There is so much that I want to write about, that I hardly know where to begin. It’s like life has handed me a smorgasbord full of opportunity, and I don’t know what yummy morsels I want to pile my plate up with first. So I’ve decided to settle the matter by letting through the words/ideas that seem to want out the most.
I’ve been mulling a few things in my head recently. That means that the poor husband has been forced to listen to my excitement over MULTIPLE “ah ha!” moments. It also means that I will further mulling these things over the only way I know how—pen and paper (or keyboard and MacBook, if you will). And I will write them out during nap time, hence the name (and unfortunate grammatical errors).
A few years ago, I wrote a blog entry on purpose and love. I loved writing that blog post because it let me wrestle with the dichotomy of love and purpose, which I had been wrestling with in my head for quite some time. Now, I want to again touch on the subject of love:
First, I want to look at myself in the mirror.
Love is patient. I am not patient. Love is kind. I am not always kind. Love does not envy. I sometimes envy more than I care to admit. Love does not boast. It is not proud. Just two days ago I recall bragging to my husband about my “darn good chili” (more on that later). Love does not insist on its own way. But what if I really want it that way? Love is not irritable or resentful. Um, oooops.
But, I am called to love. So, why am I so bad at it?
I will admit that it is a seemingly far-reaching conjecture, but I believe one of the reasons is this social norm we call politeness.
Think for a moment what it means to be “polite.” And then take a look at the definition of “polite” from Merriam-Webster:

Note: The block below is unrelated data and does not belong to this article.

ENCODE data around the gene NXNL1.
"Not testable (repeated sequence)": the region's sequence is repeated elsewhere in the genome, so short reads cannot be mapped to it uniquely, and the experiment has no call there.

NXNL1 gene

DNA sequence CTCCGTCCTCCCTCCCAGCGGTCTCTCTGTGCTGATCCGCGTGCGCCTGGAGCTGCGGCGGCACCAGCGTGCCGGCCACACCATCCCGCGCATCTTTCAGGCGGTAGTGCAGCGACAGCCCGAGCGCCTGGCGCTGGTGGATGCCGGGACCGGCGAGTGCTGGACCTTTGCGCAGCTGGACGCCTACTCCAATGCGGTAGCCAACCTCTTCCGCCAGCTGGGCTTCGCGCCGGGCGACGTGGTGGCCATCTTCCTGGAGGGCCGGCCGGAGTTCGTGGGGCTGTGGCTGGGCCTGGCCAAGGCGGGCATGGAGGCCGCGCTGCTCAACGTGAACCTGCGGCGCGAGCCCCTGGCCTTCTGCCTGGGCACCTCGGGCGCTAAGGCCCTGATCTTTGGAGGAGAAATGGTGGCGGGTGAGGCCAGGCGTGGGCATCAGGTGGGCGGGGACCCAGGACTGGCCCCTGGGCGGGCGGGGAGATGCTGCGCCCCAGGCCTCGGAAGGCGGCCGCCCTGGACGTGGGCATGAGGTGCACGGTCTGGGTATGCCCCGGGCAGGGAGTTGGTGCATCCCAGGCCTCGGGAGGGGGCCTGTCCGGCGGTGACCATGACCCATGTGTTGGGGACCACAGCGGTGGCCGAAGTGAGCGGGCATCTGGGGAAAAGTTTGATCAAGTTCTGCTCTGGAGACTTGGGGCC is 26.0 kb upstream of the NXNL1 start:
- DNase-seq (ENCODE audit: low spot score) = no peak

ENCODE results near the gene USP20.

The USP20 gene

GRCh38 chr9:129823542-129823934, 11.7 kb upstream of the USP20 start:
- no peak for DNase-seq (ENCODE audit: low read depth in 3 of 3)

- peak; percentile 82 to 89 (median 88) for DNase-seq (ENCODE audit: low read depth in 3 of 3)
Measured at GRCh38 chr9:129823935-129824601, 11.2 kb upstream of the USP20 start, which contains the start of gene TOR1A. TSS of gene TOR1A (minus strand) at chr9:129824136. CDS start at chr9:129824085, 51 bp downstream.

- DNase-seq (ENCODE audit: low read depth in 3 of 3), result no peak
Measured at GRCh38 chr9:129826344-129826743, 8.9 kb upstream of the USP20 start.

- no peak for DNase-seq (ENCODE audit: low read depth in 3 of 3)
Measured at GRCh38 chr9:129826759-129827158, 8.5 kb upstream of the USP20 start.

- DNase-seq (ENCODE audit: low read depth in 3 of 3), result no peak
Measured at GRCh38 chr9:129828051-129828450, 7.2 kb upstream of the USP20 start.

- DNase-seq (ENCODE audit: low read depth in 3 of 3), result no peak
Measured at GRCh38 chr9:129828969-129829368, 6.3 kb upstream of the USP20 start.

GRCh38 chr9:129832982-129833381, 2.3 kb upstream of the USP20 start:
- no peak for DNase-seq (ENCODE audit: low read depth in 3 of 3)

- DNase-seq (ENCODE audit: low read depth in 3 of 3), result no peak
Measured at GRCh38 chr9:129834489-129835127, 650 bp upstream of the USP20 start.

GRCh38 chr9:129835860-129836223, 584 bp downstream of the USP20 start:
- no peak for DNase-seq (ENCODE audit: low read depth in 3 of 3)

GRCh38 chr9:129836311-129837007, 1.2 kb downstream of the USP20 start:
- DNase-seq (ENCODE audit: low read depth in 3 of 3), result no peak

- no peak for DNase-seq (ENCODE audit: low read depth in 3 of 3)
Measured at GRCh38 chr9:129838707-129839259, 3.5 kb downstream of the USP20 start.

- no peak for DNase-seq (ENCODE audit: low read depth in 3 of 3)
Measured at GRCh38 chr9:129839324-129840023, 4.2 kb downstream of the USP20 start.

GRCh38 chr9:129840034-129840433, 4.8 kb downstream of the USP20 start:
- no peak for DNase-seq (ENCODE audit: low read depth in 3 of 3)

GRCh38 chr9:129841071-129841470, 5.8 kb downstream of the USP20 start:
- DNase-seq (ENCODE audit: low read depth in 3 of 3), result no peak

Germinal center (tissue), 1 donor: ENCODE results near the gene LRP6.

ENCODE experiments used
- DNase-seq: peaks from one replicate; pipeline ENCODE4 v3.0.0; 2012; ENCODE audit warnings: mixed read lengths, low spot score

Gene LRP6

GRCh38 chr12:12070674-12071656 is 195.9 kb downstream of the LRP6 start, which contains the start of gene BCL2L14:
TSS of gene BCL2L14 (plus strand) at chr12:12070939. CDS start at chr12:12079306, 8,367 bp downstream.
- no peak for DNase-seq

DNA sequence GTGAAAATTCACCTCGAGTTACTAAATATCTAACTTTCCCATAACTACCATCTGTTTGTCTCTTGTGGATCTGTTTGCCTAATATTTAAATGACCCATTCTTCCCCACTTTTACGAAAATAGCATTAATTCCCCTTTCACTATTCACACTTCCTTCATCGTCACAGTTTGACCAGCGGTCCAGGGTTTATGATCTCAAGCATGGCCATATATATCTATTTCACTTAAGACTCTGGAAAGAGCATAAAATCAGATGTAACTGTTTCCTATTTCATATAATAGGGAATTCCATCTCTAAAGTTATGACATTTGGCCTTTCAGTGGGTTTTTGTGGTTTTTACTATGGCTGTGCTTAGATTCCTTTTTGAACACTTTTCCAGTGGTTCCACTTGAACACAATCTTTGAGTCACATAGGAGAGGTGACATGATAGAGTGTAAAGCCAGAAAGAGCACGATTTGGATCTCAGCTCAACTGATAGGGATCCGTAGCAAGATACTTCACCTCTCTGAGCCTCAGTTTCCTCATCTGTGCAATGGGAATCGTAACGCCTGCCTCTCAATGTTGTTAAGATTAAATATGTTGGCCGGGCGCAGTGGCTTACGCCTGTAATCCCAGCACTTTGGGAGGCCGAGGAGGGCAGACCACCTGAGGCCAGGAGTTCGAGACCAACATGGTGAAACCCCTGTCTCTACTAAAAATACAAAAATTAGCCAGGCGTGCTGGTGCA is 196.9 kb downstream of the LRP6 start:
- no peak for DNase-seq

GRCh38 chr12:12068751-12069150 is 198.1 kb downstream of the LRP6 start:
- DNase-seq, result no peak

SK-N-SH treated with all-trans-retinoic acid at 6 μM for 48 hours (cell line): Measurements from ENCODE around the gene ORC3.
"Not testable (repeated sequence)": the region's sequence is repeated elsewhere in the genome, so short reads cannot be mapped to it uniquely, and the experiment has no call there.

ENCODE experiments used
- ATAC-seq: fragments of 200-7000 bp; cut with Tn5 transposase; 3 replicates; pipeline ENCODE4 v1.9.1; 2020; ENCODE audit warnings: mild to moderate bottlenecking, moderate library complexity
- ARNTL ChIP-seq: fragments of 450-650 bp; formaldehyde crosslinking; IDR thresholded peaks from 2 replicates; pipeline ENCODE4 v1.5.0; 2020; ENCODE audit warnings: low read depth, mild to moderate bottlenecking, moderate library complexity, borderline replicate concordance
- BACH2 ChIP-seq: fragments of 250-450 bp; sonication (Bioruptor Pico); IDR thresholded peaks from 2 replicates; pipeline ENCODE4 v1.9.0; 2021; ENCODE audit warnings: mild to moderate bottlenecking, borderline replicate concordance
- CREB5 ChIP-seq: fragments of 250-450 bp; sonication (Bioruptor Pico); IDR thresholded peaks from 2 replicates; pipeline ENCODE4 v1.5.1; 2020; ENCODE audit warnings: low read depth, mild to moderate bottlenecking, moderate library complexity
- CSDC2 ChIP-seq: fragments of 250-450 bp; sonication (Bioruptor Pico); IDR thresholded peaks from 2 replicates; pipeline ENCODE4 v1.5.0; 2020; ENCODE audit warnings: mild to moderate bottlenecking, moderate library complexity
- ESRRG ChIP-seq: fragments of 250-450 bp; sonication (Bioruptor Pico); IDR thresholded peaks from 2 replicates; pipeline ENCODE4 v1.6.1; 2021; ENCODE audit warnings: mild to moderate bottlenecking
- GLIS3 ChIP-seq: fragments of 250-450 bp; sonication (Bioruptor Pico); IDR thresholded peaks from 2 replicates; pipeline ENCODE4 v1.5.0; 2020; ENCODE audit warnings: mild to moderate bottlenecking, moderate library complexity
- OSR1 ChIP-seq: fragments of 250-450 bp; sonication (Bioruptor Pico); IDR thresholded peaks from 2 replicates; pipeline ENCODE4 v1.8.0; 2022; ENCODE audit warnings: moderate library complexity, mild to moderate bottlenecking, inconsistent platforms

Here are some of the ways I have recently seen “politeness” pan out:
- We give people unsolicited advice on a number of issues in their life, but when someone is truly hurting we leave them alone because we want to “give them space” or “not be rude.” I am certain that anyone reading has lived long enough to have experienced the loneliness that comes with going through a painful time.
- When we do help others, we do so superficially, and gossip about it later.
- We smile at our frenemies with hatred. We HAVE the word frenemies.
- We tolerate others putting people down. Sometimes we help.
- We are well-mannered individuals who care about being socially-respectable, and frankly, don’t want to be associated with “them.” This to me is one of the worst. And, unfortunately, it’s the one that I catch myself doing the most. For instance:
Where do we get off thinking that we are better than others because of their race, religion, socio-economic class, life choices, etc, etc?
I cannot think of this as acceptable any longer. So, from here on out, I will do my best to redefine politeness in my life. I will be respectful. I will look into the eyes of everyone. I’ll strive to be nice, but not fake. I will get down in the trenches of others’ lives. And I won’t talk about it later. I will love. Will you join me?